This pre-core indicator and its threshold values are yet to be commonly agreed in HELCOM. The indictor is included as a test indicator for the purposes of the 'State of the Baltic Sea' report 2018, and the results are to be considered as intermediate.
Good status was not reached in any of the assessment units where the indicator was applied. The sub-basins causing greatest concern regarding status during the assessment period 2011-2015 were the Bothnian Sea, Northern Baltic Proper and Gulf of Riga, where the eutrophication ration (ER) was ≥1.50 (Results table 1). ER values were also above the threshold value in the other assessed areas, and the assessment units closest to achieving good status were the Arkona Sea, Bornholm Basin, Eastern Gotland Basin and Western Gotland Basin (Results figure 1 and Results Table 1).
Results figure 1. Status of cyanobacterial surface accumulations, presented as eutrophication ratio (ER). ER shows the present concentration in relation to the threshold value, increasing along with increasing eutrophication. The threshold value has been achieved when ER ≤ 1.00.
Results table 1. Information on threshold values, present concentration and status (good status /not good status) of the Cyanobacterial Bloom Index indicator. The indicator values are based on two parameters, Cyanobacterial Surface Accumulations and Cyanobacteria biomass (See Thresholds and Status evaluation table 1 and Assessment protocol).
Blooms of nitrogen-fixing cyanobacteria are a natural phenomenon in the Baltic Sea (Bianchi et al. 2000, Poutanen & Nikkilä 2001, Westman et al. 2003), and have been observed in phytoplankton sampling in the early 1900s (Hällfors et al. 2012). The blooms became extensive during the 20th century, and have occurred commonly in the Baltic Proper and the Gulf of Finland since the 1960s (Finni et al. 2001, Poutanen & Nikkilä 2001).
The longest satellite based time series on algae accumulations from the Baltic Sea is presented by Kahru and Elmgren (2014). According to this satellite-based investigation, cyanobacterial blooms have increased in the Baltic Sea since the late 1970s (Result figure 2). Also, the total area covered by the blooms has increased during this time. However, the development has not been linear as the period with the lowest amount of blooms occurred in the late 1980s – early 1990s.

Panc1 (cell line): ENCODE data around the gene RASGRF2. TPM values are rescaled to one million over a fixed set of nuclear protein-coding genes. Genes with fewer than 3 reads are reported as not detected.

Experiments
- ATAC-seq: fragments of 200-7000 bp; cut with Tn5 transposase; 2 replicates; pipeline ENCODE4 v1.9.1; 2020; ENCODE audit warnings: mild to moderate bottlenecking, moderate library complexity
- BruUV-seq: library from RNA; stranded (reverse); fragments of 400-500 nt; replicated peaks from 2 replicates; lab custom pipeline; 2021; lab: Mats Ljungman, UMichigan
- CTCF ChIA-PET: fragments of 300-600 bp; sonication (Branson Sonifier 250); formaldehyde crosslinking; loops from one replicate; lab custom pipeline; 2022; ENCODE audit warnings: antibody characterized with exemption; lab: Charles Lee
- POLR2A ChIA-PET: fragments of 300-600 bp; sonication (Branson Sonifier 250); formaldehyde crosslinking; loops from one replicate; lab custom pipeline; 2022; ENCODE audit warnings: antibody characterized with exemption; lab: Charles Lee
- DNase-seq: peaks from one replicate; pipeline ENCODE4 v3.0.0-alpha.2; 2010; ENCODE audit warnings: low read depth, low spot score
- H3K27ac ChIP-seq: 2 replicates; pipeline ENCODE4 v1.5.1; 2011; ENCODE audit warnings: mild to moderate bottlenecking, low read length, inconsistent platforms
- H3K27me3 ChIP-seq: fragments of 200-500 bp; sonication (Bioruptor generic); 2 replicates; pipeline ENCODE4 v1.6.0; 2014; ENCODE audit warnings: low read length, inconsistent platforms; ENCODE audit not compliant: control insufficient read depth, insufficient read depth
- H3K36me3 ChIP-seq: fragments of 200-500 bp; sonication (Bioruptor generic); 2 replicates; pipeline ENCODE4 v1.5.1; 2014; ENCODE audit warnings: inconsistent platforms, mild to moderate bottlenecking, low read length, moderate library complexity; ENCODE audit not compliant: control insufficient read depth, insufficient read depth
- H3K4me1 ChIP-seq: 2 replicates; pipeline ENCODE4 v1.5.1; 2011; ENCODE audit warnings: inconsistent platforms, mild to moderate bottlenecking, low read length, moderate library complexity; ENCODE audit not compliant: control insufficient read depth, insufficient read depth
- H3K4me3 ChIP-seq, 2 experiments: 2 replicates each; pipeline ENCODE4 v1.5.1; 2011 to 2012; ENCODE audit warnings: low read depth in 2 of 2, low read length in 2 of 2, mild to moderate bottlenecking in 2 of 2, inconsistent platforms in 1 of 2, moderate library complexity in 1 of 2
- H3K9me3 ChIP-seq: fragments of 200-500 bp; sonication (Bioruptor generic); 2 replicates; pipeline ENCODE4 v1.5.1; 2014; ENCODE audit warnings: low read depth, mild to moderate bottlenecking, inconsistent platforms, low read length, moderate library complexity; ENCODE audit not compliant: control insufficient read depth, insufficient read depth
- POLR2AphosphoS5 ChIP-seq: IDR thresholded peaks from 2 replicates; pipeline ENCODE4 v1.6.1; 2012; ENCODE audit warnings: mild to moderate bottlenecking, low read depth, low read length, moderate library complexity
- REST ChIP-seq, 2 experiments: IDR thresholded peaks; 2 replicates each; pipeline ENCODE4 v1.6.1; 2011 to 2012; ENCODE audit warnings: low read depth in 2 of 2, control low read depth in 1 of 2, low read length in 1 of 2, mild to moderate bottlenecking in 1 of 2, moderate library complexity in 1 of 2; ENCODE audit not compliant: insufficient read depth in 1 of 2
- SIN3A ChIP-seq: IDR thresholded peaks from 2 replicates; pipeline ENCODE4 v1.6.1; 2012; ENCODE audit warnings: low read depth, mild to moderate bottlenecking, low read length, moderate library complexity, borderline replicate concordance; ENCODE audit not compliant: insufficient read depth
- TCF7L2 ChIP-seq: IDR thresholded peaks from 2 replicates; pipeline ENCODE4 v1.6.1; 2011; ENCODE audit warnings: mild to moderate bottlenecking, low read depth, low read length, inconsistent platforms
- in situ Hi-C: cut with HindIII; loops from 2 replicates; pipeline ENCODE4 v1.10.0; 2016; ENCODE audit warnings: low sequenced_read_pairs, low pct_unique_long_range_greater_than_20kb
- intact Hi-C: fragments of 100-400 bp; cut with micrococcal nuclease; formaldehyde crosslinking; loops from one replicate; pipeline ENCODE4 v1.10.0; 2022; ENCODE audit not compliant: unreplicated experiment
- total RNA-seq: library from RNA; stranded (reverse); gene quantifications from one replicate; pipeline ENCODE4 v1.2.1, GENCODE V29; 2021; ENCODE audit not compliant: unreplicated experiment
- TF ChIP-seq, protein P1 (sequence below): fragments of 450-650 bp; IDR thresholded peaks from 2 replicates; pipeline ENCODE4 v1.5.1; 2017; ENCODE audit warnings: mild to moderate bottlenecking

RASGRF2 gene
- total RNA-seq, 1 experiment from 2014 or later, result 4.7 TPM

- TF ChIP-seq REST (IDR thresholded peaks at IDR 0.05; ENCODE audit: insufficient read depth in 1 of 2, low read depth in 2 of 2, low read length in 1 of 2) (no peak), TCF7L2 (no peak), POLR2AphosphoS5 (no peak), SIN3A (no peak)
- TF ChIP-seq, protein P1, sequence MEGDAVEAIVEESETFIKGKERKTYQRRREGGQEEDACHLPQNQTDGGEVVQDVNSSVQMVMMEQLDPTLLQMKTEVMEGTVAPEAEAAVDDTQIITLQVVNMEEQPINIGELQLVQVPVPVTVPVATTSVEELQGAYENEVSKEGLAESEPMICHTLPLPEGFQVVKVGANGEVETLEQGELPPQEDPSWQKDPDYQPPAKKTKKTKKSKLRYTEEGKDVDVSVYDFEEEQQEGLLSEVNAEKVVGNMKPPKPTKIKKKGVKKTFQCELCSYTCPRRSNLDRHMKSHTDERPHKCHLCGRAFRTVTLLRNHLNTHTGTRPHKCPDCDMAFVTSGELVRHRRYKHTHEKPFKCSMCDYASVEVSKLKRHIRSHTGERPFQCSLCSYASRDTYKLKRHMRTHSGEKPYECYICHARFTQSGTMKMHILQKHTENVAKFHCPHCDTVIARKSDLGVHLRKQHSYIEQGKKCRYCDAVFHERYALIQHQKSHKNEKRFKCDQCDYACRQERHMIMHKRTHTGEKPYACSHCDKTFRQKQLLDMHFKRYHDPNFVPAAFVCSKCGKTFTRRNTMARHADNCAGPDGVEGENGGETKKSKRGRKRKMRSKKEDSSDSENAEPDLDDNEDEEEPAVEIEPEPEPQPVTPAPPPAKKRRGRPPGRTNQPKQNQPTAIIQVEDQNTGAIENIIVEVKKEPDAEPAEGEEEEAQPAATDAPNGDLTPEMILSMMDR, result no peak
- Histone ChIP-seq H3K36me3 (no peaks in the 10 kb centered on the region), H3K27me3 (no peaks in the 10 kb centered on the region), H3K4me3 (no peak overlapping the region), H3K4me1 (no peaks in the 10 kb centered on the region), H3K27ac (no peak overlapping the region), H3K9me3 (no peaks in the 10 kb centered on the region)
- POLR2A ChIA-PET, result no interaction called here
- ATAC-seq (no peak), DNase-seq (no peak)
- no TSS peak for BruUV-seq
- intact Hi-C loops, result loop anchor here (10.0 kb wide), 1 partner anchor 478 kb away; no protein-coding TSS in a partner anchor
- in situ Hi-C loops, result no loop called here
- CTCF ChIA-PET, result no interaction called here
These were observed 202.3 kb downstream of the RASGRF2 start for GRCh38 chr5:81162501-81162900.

Result figure 2. Mean fraction of cyanobacteria accumulations (FCA%) and total accumulated area affected (TA) in the entire Baltic Sea between 1979 and 2013 based on satellite detection (from Kahru and Elmgren, 2014).
The general trend in indicator status for the sub-basins indicates a worsening trend (i.e. decreasing Cyanobacterial Bloom Index values) for the Northern Baltic Proper (Results figure 3A) and Bothnian Sea (Results figure 3B). For the Gulf of Finland and Eastern Gotland Basin, recent years (circa 2005 onwards) show slightly better status than during the earlier time period of 1998-2004. However, observations before 1996 also generally show on better status than the years following this time point.
Results figure 3 (A and B). Temporal development of 'Cyanobacterial bloom index' in the open-sea assessment units: A) In the Eastern Gotland Basin, the Northern Baltic Proper and the Gulf of Finland in 1990-2014, and B) in the Arkona Basin, the Bornholm Basin, the Gulf of Riga and the Bothnian Sea in 2003-2015. Dashed lines show the five-year moving averages. Green lines in B denote the indicator threshold. Thresholds are not included in A due to differences in sub-basin division (sub-basin division given in Kahru & Elmgren 2014). Significance of trends was assessed with Mann-Kendall non-parametric tests for the whole data sets. Significant (p<0.05) deteriorating trends are indicated with orange data points, and no significant improving trends were found in the current data set.
The confidence of the status estimate was not assessed in absence of methodology to define status confidence (ES_SCORE). Further development of this indicator is required and is underway.